An organization called Time’s Up is demanding that film producers take a pledge. It’s called “The 4% Challenge” and the goal is to increase the number of female directors working in the film industry.
Production companies are being asked to make a pledge to hire a female director in the next 18 months.
My first reaction to this news was that this is going to be really embarrassing.
It’s going to look like a public school gym class where team captains start picking their teammates from the class and the last few to be selected are the poor oafs who everyone knows can’t play well.
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Historically, the most socially humiliated were the boys who got picked after the team captains had already started selecting girls.
The girls weren’t embarrassed if they didn’t get picked early, but some were pretty keen to show those stupid boys that they could play.
Yes, I grew up when getting picked for a team was based on merit.
Because of this 4% initiative, there will be a race to pick the best female directors first and, 18 months from now, the women who get hired are basically going to look like the bottom of the barrel. No one wants to look like “last pick.”
In fact, in the world of adults, after the first few months of this campaign it’s probably less humiliating for women to just not accept the job and tell people you were busy developing another project. They should just wait it out until the 18 months are up before they accept another film.
And that’s just one of the problems with “affirmative action” initiatives: it causes people to question whether or not the person hired actually deserved the job.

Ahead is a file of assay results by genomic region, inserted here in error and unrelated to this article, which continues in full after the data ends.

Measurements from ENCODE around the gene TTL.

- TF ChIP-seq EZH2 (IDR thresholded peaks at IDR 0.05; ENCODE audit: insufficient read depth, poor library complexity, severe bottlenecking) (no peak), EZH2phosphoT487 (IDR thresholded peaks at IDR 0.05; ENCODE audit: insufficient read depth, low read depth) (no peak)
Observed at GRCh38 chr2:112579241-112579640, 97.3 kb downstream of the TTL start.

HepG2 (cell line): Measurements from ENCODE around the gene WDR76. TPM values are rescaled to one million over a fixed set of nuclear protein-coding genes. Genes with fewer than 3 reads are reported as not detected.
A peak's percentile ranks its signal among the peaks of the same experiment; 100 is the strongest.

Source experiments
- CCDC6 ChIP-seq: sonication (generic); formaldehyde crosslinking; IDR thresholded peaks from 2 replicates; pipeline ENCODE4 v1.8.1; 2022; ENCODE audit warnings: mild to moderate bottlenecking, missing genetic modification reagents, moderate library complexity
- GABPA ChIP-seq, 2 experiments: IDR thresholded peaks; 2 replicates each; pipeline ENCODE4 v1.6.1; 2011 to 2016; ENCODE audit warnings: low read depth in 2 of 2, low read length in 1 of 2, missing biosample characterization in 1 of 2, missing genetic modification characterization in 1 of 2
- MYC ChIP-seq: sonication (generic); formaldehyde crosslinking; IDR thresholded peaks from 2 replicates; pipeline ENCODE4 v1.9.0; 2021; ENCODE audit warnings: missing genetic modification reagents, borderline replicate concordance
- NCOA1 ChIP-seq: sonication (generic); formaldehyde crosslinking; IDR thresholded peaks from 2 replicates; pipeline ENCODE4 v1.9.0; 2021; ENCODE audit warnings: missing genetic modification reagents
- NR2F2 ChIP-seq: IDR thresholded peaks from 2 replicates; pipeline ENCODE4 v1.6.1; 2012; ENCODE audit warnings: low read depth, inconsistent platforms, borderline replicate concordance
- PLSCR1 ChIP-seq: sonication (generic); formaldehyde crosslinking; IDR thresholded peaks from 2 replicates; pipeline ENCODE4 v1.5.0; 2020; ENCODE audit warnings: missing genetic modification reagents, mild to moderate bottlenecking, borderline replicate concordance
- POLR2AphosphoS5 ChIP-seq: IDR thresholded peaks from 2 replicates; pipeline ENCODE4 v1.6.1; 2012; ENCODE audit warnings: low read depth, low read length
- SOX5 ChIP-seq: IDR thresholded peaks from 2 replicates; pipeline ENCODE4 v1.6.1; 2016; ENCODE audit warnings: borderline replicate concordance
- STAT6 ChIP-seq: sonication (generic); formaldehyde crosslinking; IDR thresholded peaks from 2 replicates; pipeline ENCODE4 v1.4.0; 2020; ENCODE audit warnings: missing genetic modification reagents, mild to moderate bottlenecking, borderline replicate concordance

Meanwhile, moviegoers will feel like they’re being made to eat a vegetable they don’t like.
We saw this happen with the all female installment of Ghostbusters. The public was told that anyone who didn’t like it was misogynist but still it was a box office flop. Despite the intense pressure on the public for people to say they liked the film (even if they didn’t) the latest sequel abandoned ship and will be going back to the Ghostbusters grassroots.
Condemnation from those involved in the failed female version won’t make the last film any better. In the grown up world you can’t just cry to get what you want and still pretend to have any dignity.
The female Ghostbuster film didn’t flop because the actors had no talent. The cast is quite accomplished and all of them have done great work in the past. It failed because the film company tried to send a political message in a way that destroyed the entertainment value of their own franchise.
Star Trek Discovery is fighting a similar battle. The focus on a “social justice” narrative has caused many fans to prefer Seth MacFarlane’s parody version called The Orville. Though critics have insisted that the parody isn’t better, and told the audience that they are wrong, it hasn’t changed the way consumers are spending their time and money.
People may pretend to like something on Twitter but the truth comes out in the box office.
The Hollywood Reporter published a graph on Twitter that attempts to support the Time’s Up “4% challenge” but seems to accomplish the opposite.
The graph compares women employed in specific types of film initiatives to women whose films actually made money in the box office. It rapidly drops off. Comparing higher employment figures to abysmally low profit results indicates that women simply aren’t making movies that audiences want to watch.
But it doesn’t tell us why.
The graph doesn’t explain why audiences still refuse to watch the all female Ghostbusters even though the public was told they were horrible humans if they didn’t like it.
Getting people to “like” and “retweet” some outrage on Twitter isn’t going to sell more movie tickets and it will probably turn the Academy Awards into a farce. In 2020. we may all have to tune in to find out which movie was the least bad out of all the films that nobody really wanted to see.
This is not good for women, at best it’s embarrassing.
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